Mindfulness: Types of Meditation Practices

When I began my Mindfulness journey 2 years ago, I knew very little about meditation and the different types of it. Like many, I understood the basic practice of meditation as sitting down with a good posture, for 5/10 minutes.

I certainly did not fully understand the true benefits of this practice, nor the fact that you don’t necessarily have to be sitting down to meditate. There are, actually, many forms of meditation. Fast forward a year and as I began to teach and fully embrace and appreciate Mindfulness, through an 8 week course, I learnt about the different forms of meditation and I have simplified them in the list below:

Guided meditation – listening to a calming/soothing voice, that gently guides your attention to where it needs to be, throughout the practice.

Non-guided meditation – being able to conduct your own meditation practice by either listening to some calming music, or silence.

Body scan mediation – A scientifically proven meditation, that can reduce stress. This is a much longer meditation that focuses on your body and usually is around 30 minutes, but can be longer.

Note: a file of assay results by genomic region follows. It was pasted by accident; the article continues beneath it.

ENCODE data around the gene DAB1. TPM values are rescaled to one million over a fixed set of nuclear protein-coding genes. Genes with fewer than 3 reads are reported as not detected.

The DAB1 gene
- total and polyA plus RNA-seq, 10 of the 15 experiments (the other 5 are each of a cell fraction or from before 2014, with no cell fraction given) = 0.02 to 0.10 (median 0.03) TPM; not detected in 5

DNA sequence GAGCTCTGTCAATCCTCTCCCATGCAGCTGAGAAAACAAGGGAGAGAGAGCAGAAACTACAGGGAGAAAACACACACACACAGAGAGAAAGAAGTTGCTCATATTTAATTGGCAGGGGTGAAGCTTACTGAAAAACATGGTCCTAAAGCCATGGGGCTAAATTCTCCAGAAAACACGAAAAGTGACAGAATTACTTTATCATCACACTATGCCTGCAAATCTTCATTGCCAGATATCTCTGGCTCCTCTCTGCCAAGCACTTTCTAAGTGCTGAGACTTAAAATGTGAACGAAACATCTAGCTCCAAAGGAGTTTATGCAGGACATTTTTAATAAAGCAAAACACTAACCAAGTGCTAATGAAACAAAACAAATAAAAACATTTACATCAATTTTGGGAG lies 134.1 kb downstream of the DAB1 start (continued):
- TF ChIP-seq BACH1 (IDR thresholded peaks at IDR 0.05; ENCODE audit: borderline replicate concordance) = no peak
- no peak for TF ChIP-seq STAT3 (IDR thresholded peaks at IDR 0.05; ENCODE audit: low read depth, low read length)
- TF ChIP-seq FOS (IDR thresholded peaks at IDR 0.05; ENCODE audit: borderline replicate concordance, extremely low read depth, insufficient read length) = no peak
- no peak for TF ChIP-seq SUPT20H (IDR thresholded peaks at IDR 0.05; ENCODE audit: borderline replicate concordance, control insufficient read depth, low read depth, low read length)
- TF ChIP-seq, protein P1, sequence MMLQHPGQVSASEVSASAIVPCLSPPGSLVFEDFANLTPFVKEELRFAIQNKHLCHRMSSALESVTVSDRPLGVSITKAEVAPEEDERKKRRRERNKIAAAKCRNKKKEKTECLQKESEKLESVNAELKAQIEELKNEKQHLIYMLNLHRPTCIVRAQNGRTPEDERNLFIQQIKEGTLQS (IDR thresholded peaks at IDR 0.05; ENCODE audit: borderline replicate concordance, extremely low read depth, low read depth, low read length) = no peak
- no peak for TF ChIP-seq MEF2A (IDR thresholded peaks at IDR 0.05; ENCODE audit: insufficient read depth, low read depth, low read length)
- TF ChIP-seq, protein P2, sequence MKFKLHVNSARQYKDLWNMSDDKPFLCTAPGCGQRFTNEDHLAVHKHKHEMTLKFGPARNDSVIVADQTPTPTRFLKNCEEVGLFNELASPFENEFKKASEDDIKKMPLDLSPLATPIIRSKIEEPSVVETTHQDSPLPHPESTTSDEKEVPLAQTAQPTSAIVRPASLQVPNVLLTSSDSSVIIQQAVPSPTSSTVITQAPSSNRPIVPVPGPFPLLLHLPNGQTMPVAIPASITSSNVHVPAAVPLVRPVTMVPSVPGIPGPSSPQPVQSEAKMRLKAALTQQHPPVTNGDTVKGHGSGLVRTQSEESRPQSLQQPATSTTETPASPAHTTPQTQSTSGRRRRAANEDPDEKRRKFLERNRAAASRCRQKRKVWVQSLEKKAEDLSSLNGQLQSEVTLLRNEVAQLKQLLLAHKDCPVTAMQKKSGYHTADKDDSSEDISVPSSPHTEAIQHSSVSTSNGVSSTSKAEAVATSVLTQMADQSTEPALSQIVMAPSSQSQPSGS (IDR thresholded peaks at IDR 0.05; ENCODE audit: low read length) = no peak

Visualization meditation – a form of guided meditation that has the intent of listening to a story; imagining feelings in a more visual setting.

Walking meditation – Going on a much slower paced walk, taking in fully your surroundings (including sounds) with each step being focused on the here and now.

Sitting meditation – sitting in a chair or fixed position, while meditating.

Shower meditation – A recent discovery for me. Using your shower routine as a meditation practice – imagining the cleaning process as a form of inhales and exhales; and also a way to keep your mind in the present moment.

If you find yourself struggling to incorporate mediation into your daily routine, you can try any of the above styles, to find out which one works best for you. There really is no one size fits all, and one must perservere also, because there truly are many benefits associated to meditation which is not only an important part of mindfulness, but is also time well spent, as it is yourself who will reap the long term benefits.


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